Master of Guillotine

An Algerian executioner put 200 men to death. He has never lost a moment’s sleep
F
ernand Meyssonnier’s fingers are clutching the back of my ears, pulling my head out as if it were a steering wheel being salvaged from a smashed car. His thumbs dig in and I’m being literally raised up off a chair in his office.

“It’s like this,” he says, pulling harder.

He’s showing me how he used to hold a prisoner’s head at the guillotine. He’s doing a good job of it and I fumble some words, hoping he’ll call off the demonstration.

For fourteen years, Meyssonnier operated a guillotine in Algeria while the country was a French colony. Working alongside his father, he executed two hundred people, all but two of them Algerian. Few people better personify” —or are more proud of—the civilizing mission undertaken by France around the world than Meyssonnier.

“When France was in Algeria, there was justice,” he says, sitting back in his chair. ” More or less. But now that France is no longer there, the Arabs, they’re worse than the French. It was “the suitcase or the coffin.’ The French packed their suitcases and left and now the Arabs are killing each other.”

Some people would characterize Meyssonnier as a right-wing Frenchman concerned about foreigners and immigration, issues that have recently dominated the news. But he also looks like any other seventy-four-year-old you might see sitting on a park bench feeding pigeons. He is broad chested, with a large head that age has given the appearance of softly shaped marzipan. His hands are bulky and the gold chain beneath his buttoned-down shirt dangles above his grey chest hairs.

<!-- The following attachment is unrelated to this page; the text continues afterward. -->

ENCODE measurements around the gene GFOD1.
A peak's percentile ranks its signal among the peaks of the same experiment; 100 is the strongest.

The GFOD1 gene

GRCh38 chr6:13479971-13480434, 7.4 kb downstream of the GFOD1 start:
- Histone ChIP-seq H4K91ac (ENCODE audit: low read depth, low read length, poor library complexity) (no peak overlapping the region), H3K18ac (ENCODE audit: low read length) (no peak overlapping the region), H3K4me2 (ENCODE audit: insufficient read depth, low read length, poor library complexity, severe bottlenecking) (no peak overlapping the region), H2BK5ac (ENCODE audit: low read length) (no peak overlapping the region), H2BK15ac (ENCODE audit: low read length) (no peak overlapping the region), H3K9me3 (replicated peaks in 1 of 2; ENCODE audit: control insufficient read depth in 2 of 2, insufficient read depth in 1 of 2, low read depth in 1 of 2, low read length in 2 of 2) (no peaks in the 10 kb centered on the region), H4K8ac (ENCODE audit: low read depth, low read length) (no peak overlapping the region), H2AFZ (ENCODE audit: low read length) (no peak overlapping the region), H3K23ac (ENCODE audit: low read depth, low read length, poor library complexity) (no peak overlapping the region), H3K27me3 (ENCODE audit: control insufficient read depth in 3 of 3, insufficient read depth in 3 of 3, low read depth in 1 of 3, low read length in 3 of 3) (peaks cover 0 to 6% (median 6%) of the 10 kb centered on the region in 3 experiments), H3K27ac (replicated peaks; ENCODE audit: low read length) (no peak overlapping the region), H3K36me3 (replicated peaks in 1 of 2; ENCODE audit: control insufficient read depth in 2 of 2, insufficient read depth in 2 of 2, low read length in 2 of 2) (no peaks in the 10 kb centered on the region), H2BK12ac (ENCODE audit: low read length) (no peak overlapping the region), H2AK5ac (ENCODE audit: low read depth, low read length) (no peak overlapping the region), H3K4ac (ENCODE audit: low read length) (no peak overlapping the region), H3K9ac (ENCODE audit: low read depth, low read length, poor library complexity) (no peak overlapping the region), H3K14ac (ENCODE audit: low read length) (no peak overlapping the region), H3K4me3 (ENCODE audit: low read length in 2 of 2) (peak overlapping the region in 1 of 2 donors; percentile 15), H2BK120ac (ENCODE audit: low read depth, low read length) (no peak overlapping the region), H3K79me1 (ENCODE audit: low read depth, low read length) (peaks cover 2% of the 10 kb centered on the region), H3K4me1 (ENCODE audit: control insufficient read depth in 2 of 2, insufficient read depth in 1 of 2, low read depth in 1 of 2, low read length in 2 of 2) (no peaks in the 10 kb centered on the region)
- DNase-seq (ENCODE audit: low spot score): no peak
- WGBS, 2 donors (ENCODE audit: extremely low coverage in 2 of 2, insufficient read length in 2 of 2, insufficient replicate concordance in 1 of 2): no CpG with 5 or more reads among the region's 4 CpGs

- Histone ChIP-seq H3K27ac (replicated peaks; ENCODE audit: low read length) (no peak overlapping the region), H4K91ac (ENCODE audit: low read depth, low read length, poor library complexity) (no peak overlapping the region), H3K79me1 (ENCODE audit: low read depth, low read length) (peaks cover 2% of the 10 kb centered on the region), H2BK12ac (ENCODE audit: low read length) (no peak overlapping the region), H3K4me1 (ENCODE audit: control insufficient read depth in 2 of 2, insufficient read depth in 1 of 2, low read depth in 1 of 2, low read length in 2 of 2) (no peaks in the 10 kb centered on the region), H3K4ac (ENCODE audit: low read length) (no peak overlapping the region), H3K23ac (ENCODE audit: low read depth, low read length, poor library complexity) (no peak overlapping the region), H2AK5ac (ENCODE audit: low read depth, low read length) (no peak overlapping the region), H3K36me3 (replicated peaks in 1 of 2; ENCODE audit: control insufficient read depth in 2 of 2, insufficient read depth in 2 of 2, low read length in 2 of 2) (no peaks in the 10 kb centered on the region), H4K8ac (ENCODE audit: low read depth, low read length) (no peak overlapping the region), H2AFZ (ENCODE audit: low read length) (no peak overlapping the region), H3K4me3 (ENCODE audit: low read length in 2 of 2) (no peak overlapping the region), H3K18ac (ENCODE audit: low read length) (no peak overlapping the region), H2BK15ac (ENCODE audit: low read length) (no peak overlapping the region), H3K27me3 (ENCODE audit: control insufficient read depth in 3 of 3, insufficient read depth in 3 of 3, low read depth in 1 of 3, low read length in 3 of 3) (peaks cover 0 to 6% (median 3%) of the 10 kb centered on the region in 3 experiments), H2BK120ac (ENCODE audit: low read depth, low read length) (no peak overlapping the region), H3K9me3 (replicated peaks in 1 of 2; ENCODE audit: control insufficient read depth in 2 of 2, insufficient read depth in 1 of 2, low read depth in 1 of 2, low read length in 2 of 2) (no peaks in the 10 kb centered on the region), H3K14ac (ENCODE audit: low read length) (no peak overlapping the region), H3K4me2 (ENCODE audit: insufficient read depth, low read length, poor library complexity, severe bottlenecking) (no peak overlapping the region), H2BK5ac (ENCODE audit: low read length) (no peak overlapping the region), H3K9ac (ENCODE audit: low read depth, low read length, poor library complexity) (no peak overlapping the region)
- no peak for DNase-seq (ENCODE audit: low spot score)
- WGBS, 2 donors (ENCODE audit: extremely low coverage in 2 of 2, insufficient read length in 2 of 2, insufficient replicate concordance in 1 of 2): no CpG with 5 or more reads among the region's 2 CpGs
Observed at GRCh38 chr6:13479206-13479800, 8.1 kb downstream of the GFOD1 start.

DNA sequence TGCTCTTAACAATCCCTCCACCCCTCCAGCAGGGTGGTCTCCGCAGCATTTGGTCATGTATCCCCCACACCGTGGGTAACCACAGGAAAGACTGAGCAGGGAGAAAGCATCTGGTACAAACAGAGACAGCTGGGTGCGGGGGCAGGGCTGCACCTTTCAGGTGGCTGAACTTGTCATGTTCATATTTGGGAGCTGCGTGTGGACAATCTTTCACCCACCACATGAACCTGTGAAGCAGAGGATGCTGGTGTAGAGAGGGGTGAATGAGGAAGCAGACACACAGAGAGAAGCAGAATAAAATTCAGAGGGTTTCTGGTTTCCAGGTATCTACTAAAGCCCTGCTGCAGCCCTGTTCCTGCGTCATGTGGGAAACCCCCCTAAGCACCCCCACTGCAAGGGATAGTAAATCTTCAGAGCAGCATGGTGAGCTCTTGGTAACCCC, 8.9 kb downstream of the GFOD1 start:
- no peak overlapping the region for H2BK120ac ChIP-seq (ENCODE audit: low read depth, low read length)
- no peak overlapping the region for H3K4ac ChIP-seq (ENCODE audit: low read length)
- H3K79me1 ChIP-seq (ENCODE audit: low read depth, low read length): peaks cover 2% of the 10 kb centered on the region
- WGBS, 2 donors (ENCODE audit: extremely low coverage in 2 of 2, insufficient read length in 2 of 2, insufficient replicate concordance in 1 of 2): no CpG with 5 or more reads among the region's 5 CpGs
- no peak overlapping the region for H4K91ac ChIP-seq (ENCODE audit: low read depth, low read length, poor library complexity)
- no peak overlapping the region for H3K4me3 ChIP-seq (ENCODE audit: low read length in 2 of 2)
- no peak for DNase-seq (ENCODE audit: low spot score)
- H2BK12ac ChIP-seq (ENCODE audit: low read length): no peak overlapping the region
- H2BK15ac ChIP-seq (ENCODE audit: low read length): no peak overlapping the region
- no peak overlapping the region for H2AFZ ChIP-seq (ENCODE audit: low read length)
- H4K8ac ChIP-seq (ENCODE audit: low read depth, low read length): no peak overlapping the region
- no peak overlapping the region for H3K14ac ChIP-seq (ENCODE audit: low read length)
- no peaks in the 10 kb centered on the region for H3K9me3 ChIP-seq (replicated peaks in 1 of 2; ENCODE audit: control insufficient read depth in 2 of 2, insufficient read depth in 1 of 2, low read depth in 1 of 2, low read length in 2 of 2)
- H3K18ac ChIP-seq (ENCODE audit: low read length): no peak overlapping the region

Meyssonnier has been living with his Tahitian common-law wife, Simone, in southern France since the early 1990s. They live in Fontaine-de-Vaucluse, a small town near Avignon that is famous for its resurgent springs and the towering brick archways of the nineteenth-century Aqueduc de Galas.

Meyssonnier says everyone in town knows his past as an executioner, and that any poor relations are due more to jealousy over his successful real estate investments. But there is a third possibility: ” I’m pure French, but born in Algeria,” he says. “There you go.”

Were it only that simple. France claims it does not recognize hyphenated identities, the two-for-one-special some Canadians rely on to describe themselves. Nevertheless, it’s a phantasm that permeates France, one that is used to discriminate against those who are not white or not born here.

In fact, even Meyssonnier, who is a French citizen, is known to many here as a pied-noir (black foot)—a European colonial immigrant in North Africa. Most pieds-noirs were French and left Algeria in the 1960s. For the most part, they have been assimilated into French society and no longer experience the discrimination suffered by the country’s African immigrants. Nevertheless, in some ways, they remain apart from their French brethren as symbols of the dirty era of colonialism.

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